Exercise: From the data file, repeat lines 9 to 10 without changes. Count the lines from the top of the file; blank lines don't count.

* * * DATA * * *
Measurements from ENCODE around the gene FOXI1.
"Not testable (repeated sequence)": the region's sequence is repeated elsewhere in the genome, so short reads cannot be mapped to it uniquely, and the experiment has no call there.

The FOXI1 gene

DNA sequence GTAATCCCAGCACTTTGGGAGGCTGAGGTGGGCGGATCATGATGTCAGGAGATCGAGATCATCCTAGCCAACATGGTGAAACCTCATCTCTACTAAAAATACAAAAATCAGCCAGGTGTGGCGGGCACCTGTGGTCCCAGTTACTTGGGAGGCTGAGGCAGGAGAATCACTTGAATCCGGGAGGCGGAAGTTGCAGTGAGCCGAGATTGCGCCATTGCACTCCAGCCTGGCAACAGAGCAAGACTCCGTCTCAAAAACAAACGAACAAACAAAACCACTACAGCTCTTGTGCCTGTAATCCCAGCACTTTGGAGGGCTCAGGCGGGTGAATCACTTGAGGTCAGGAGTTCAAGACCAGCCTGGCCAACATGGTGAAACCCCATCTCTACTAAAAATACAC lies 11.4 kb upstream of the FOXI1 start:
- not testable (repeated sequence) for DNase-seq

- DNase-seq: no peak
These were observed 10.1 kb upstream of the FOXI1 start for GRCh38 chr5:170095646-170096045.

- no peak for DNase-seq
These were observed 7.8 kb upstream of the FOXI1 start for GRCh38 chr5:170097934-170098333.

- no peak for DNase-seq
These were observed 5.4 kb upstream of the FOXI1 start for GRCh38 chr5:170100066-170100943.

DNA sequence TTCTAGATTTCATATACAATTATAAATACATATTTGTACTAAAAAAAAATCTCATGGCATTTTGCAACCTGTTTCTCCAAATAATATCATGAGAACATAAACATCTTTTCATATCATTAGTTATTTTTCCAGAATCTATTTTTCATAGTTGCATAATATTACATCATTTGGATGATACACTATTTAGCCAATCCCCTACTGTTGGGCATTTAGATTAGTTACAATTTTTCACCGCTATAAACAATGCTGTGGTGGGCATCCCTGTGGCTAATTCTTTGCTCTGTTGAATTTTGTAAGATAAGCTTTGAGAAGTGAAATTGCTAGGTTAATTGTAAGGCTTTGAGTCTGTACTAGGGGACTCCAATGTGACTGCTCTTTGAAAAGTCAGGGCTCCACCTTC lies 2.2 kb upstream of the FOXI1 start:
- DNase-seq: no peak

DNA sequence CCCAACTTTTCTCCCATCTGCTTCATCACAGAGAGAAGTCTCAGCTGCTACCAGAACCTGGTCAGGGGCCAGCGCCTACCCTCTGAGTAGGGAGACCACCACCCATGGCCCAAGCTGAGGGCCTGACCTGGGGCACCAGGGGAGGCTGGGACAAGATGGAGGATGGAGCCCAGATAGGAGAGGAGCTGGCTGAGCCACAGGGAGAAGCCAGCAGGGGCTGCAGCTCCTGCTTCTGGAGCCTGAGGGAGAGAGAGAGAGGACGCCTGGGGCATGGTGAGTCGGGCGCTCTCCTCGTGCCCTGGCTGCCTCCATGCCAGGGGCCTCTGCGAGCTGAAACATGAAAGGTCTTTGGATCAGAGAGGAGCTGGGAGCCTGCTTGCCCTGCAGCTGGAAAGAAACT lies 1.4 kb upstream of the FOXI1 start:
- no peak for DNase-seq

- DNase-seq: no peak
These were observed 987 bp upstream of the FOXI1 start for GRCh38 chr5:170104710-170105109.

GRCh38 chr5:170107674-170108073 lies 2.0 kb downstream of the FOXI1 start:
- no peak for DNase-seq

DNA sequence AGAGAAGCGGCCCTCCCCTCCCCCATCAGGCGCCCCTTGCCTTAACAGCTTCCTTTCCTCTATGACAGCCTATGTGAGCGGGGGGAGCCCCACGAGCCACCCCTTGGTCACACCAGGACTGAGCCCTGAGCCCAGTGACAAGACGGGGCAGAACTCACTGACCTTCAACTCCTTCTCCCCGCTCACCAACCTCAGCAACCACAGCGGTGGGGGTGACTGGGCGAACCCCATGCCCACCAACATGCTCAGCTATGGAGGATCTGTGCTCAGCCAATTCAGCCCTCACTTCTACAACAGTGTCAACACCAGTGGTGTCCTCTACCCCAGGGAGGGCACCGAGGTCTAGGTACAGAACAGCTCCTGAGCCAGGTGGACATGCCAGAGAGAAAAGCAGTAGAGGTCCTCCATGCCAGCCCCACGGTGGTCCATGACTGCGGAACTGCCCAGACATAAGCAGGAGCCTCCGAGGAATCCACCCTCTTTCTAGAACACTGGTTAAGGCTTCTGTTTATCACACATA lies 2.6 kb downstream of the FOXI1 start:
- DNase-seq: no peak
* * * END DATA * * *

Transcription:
These were observed 7.8 kb upstream of the FOXI1 start for GRCh38 chr5:170097934-170098333.

- no peak for DNase-seq